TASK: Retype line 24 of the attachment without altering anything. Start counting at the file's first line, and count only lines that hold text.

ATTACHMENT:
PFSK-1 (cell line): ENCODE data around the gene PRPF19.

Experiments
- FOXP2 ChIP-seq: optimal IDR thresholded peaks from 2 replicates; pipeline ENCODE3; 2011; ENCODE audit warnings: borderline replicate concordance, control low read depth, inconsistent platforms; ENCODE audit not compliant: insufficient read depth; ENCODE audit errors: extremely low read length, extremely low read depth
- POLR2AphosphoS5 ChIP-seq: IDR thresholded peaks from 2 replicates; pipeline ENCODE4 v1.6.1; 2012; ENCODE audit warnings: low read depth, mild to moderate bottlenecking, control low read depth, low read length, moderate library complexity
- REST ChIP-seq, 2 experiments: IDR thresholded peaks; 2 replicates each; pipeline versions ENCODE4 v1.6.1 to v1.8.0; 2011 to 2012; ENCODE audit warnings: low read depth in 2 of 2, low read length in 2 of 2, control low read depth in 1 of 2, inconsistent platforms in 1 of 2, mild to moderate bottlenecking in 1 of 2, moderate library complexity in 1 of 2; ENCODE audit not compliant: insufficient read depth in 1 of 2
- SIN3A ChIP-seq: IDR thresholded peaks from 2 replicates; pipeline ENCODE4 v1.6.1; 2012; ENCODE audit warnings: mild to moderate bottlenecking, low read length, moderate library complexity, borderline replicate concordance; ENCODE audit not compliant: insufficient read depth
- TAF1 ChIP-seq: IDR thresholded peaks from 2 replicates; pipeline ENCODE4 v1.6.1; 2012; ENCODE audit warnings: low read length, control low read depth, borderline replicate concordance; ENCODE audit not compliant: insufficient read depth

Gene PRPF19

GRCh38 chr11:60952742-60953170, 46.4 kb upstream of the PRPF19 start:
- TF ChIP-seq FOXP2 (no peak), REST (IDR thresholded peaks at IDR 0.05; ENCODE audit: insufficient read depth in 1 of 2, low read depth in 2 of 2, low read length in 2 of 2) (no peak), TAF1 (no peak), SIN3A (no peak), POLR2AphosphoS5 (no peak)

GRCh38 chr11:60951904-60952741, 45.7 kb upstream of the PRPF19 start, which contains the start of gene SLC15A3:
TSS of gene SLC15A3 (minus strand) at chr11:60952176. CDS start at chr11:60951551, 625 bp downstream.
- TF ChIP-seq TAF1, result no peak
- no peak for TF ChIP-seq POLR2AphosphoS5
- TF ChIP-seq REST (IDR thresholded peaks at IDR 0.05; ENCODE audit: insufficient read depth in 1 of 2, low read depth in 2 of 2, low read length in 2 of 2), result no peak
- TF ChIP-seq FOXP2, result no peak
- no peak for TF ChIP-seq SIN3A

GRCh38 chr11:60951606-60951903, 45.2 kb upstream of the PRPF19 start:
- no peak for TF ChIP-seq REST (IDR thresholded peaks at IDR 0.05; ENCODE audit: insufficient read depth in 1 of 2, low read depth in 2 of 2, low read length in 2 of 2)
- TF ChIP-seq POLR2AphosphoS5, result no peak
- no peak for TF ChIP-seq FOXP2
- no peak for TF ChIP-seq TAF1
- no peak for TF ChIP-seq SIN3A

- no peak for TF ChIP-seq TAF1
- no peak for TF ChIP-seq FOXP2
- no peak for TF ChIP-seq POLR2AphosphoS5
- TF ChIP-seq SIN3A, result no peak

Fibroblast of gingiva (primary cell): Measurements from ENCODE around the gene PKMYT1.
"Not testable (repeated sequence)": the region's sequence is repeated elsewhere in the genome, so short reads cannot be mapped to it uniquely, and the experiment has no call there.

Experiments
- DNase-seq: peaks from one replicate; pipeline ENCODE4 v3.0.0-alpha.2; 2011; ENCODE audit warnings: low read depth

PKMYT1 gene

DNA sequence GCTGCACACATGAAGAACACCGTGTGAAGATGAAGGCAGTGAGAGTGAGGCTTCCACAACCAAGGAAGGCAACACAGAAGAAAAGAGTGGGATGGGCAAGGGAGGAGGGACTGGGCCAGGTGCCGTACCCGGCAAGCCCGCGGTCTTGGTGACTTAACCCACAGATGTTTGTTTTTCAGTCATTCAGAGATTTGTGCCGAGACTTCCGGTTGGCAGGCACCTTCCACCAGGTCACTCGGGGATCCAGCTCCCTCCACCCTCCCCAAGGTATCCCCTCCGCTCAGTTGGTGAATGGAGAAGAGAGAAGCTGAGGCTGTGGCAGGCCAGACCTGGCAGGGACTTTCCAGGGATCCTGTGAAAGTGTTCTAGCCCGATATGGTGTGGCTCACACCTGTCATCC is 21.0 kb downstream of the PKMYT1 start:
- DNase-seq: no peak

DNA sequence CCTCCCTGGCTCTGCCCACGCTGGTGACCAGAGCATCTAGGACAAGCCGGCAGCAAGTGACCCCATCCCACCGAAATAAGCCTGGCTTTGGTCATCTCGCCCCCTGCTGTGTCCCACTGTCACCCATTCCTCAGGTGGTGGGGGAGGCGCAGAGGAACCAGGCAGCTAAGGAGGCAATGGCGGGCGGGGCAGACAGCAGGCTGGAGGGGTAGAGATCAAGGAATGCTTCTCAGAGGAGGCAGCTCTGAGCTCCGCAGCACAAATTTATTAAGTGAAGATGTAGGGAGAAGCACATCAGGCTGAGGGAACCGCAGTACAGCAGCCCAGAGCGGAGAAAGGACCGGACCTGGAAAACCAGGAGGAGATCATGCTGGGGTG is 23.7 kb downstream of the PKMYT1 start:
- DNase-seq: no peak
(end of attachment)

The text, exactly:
- no peak for TF ChIP-seq TAF1